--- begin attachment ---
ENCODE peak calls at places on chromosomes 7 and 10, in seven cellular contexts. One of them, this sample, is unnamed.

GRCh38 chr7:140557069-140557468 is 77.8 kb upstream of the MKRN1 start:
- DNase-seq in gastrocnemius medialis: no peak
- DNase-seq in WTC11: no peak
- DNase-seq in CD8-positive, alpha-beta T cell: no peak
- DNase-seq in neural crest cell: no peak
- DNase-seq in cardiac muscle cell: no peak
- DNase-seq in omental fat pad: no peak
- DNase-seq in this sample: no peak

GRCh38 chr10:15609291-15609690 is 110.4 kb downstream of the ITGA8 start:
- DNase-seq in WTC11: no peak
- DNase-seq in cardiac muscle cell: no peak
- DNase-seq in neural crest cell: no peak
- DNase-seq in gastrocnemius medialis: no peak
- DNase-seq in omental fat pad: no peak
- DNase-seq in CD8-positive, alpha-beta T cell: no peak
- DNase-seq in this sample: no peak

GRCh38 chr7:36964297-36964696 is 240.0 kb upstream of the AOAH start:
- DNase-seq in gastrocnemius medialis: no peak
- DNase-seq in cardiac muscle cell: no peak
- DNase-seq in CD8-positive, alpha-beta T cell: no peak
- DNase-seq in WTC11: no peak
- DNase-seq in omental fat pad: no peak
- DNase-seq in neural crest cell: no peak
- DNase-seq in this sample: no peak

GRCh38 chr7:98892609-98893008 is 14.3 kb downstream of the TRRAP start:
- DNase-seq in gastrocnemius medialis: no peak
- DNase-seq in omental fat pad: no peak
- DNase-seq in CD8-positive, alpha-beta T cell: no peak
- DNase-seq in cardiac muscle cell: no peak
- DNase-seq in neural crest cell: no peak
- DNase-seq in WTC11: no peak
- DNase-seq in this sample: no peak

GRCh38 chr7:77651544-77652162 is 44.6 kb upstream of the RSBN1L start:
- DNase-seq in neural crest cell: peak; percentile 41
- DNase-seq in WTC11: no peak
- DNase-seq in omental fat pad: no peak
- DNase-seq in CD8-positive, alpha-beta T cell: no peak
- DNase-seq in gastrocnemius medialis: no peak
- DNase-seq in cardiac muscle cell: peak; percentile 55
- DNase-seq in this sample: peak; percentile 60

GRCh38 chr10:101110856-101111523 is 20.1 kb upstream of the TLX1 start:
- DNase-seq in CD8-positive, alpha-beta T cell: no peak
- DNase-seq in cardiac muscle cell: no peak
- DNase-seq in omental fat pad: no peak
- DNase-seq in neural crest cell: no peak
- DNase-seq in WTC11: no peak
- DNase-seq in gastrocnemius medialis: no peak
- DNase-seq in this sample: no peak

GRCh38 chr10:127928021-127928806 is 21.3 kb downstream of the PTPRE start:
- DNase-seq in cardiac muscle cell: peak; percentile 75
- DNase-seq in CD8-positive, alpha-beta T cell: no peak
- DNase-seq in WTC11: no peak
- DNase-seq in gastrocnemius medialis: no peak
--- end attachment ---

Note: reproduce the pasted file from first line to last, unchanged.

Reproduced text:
ENCODE peak calls at places on chromosomes 7 and 10, in seven cellular contexts. One of them, this sample, is unnamed.

GRCh38 chr7:140557069-140557468 is 77.8 kb upstream of the MKRN1 start:
- DNase-seq in gastrocnemius medialis: no peak
- DNase-seq in WTC11: no peak
- DNase-seq in CD8-positive, alpha-beta T cell: no peak
- DNase-seq in neural crest cell: no peak
- DNase-seq in cardiac muscle cell: no peak
- DNase-seq in omental fat pad: no peak
- DNase-seq in this sample: no peak

GRCh38 chr10:15609291-15609690 is 110.4 kb downstream of the ITGA8 start:
- DNase-seq in WTC11: no peak
- DNase-seq in cardiac muscle cell: no peak
- DNase-seq in neural crest cell: no peak
- DNase-seq in gastrocnemius medialis: no peak
- DNase-seq in omental fat pad: no peak
- DNase-seq in CD8-positive, alpha-beta T cell: no peak
- DNase-seq in this sample: no peak

GRCh38 chr7:36964297-36964696 is 240.0 kb upstream of the AOAH start:
- DNase-seq in gastrocnemius medialis: no peak
- DNase-seq in cardiac muscle cell: no peak
- DNase-seq in CD8-positive, alpha-beta T cell: no peak
- DNase-seq in WTC11: no peak
- DNase-seq in omental fat pad: no peak
- DNase-seq in neural crest cell: no peak
- DNase-seq in this sample: no peak

GRCh38 chr7:98892609-98893008 is 14.3 kb downstream of the TRRAP start:
- DNase-seq in gastrocnemius medialis: no peak
- DNase-seq in omental fat pad: no peak
- DNase-seq in CD8-positive, alpha-beta T cell: no peak
- DNase-seq in cardiac muscle cell: no peak
- DNase-seq in neural crest cell: no peak
- DNase-seq in WTC11: no peak
- DNase-seq in this sample: no peak

GRCh38 chr7:77651544-77652162 is 44.6 kb upstream of the RSBN1L start:
- DNase-seq in neural crest cell: peak; percentile 41
- DNase-seq in WTC11: no peak
- DNase-seq in omental fat pad: no peak
- DNase-seq in CD8-positive, alpha-beta T cell: no peak
- DNase-seq in gastrocnemius medialis: no peak
- DNase-seq in cardiac muscle cell: peak; percentile 55
- DNase-seq in this sample: peak; percentile 60

GRCh38 chr10:101110856-101111523 is 20.1 kb upstream of the TLX1 start:
- DNase-seq in CD8-positive, alpha-beta T cell: no peak
- DNase-seq in cardiac muscle cell: no peak
- DNase-seq in omental fat pad: no peak
- DNase-seq in neural crest cell: no peak
- DNase-seq in WTC11: no peak
- DNase-seq in gastrocnemius medialis: no peak
- DNase-seq in this sample: no peak

GRCh38 chr10:127928021-127928806 is 21.3 kb downstream of the PTPRE start:
- DNase-seq in cardiac muscle cell: peak; percentile 75
- DNase-seq in CD8-positive, alpha-beta T cell: no peak
- DNase-seq in WTC11: no peak
- DNase-seq in gastrocnemius medialis: no peak